Founder, Executive Director, and Visionary of Our Village United, Dr. Lakeysha Hallmon is securing capital and generational wealth for Black women founders with her new pro bono program in partnership with Walmart.
Created in 2016, the Our Village United collective is a nonprofit organization born from the vision of one Black woman’s dedication to serve, and turned into an opportunity to bring other Black entrepreneurs’ dreams to the forefront.
“Rather than [put] a business here, a business there, or business there, I wanted people to see, and I still want people to see what it feels like to walk in a room and you got 150 Black businesses with products that you had no idea that Black people made,” Dr. Hallmon stated.
“It elevates your own lens and consciousness of what it means to be Black, you are unchanged, you are forever changed when you see that.”
After moving to Atlanta in 2011, Dr. Hallmon was mesmerized by the number of Black-owned businesses in the city, but she noticed one issue. For a lot of those businesses, the doors were closing on them faster than new ones were opening. Subsequently, one by one, those businesses began to fail before her eyes. Determined to do something about it, Dr. Hallmon decided to develop the idea of the Village Market.
“When I moved to this city 11 years ago, almost 12 years ago, I was in love, I fell in love [with the city]. [However], I also knew the number of businesses that through direct or indirect relationships were struggling. [Sometimes] I would find a Black business and I [would] tell my friends that you know, this business exists. And my friends were like, they had no idea. Or I [would] have friends who wanted to launch a business, [but] they had no idea how to start…”
“So, I took those fragmented conversations, and realized that this is a city where Black people exist, which means this is a city where all amazing Black ideas can grow.”
“So I had this idea to bring [Black] businesses front and center. [Just like] you know how concerts have headliners. I created Village Market where the businesses are the headliners,” Dr. Hallmon stated.
Now, the non profit organization is rolling out a pro bono program, in addition to receiving a $500,000 grant from the Walmart.org Center for Racial Equity, to offer technical assistance for retail-facing small businesses led by Black women. The new initiative will focus on helping Black women founders across Alabama, Arkansas, Tennessee, and Georgia strengthen their business model, while also positioning them to become credit- and capital-ready.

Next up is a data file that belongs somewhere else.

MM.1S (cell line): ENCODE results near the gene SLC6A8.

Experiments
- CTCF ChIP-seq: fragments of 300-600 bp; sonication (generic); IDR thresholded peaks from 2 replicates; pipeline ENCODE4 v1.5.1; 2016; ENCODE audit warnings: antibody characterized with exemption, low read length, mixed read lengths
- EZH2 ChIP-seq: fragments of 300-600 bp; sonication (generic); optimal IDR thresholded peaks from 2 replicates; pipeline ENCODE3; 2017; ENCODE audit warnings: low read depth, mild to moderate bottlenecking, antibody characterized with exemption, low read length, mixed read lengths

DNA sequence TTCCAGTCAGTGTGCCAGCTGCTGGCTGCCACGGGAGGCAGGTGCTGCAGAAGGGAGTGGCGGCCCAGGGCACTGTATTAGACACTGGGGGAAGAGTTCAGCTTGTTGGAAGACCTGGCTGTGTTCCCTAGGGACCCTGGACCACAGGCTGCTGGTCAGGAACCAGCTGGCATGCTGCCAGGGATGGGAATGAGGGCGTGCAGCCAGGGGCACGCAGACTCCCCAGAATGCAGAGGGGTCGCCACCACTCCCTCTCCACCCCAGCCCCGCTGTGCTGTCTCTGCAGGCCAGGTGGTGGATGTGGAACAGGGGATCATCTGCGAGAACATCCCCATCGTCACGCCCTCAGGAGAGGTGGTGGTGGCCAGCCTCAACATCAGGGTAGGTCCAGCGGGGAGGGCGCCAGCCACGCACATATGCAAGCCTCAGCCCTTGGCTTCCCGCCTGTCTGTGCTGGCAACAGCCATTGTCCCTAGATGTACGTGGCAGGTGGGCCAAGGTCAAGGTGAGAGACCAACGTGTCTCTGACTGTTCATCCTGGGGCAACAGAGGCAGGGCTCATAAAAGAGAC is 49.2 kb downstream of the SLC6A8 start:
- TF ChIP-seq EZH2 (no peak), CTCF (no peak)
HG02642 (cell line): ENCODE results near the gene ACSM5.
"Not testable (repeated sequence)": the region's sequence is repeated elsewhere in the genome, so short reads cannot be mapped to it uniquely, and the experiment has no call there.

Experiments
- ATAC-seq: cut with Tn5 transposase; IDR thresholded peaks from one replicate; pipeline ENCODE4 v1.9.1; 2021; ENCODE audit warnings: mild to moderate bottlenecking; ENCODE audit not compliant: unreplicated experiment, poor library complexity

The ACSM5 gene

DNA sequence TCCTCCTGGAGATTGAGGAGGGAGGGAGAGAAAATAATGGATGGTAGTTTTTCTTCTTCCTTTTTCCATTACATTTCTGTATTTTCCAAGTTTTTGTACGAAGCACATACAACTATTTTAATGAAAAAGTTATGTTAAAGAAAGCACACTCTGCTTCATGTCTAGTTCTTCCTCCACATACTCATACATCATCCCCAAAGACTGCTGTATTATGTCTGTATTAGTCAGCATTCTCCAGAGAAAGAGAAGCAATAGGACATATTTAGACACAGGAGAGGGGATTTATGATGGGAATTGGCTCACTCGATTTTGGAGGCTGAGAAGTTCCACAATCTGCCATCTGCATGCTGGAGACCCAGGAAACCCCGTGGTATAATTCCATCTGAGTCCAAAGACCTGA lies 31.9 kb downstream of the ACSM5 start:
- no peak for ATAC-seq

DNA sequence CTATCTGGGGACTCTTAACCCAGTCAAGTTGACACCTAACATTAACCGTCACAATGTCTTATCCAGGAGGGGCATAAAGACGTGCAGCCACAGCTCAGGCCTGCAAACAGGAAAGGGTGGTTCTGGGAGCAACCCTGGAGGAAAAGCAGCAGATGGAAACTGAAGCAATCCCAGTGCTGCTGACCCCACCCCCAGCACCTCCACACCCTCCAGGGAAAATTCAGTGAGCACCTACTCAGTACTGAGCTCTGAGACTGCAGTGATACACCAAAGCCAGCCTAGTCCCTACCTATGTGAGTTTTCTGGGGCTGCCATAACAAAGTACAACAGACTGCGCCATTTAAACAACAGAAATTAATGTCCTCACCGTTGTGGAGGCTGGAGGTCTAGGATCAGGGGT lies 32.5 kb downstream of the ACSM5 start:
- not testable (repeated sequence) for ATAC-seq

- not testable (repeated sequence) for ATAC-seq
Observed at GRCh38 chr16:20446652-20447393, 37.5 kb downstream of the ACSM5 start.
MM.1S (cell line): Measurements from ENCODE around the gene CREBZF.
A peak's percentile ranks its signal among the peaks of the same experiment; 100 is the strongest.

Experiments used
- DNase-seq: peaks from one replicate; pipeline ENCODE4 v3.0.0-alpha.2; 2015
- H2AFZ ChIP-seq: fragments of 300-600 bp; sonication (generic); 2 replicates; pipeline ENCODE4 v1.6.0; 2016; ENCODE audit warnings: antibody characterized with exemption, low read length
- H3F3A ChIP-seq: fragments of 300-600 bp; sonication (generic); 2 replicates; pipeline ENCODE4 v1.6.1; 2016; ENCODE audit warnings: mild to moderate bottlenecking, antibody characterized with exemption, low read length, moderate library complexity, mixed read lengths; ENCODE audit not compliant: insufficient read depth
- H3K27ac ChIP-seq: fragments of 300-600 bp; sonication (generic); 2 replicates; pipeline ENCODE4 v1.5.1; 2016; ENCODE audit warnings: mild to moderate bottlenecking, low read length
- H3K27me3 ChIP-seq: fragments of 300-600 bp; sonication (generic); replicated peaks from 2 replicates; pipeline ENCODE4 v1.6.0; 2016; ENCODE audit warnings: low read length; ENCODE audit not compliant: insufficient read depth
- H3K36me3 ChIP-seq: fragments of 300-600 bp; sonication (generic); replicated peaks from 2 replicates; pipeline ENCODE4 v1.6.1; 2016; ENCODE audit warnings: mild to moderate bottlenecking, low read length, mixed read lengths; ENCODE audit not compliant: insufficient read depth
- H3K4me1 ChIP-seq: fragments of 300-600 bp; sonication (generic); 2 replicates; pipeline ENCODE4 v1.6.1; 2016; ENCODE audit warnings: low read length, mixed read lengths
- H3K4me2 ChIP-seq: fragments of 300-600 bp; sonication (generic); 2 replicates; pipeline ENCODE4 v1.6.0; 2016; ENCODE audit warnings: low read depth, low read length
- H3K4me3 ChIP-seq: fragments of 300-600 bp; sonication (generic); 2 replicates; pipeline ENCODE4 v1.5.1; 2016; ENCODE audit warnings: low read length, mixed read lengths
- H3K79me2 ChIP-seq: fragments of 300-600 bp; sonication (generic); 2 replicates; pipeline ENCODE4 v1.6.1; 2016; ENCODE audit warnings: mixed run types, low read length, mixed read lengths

“Supporting Black women founders, who are sparking growth in Black entrepreneurship, is key to the Walmart.org Center for Racial Equity’s aim to reduce the racial wealth gap by strengthening Black businesses in the retail industry,” said Monique Carswell, director, Walmart.org Center for Racial Equity.
“We are excited to support Our Village United’s Pro Bono Program and learn more about how targeted assistance and resources can help Black women founders overcome challenges to growing their businesses.”
Although this is only part of the journey to economic success, for Dr. Hallmon, this is a massive step in the right direction. Especially as she continues to emphasize the value of the Black dollar and pushes major retail companies to put the right amount of money behind it.
“This city is deeply influenced by Black culture. And then you follow the money of Black culture goals.”
“And because of that, Atlanta is one of the fastest growing cities in the country. So when you’ve invested in Black entertainment, Black fashion, Black athletics, when you invest in Black communities… The people in these communities have accelerated. This is the time. And what a time to be alive. And what a time to be imaginative and innovative. That’s what the renaissance is. The renaissance is a collection of a multitude of talented people who go fearlessly after their dreams. And because of that, the world improves…renaissance is a time of inspiration, it’s a time of dismantling constructs that no longer serve us, and a time to challenge cliches that we said for over 40 years that don’t make sense, such as [the notion of] being colorblind. Whoever thought of that [wasn’t] making any sense. See me fully, see me [in] all my colors, but do not allow my color to stigmatize me,” Dr. Hallmon said.
Currently, Dr. Hallmon is planning to release her first book and is looking forward to announcing further partnerships.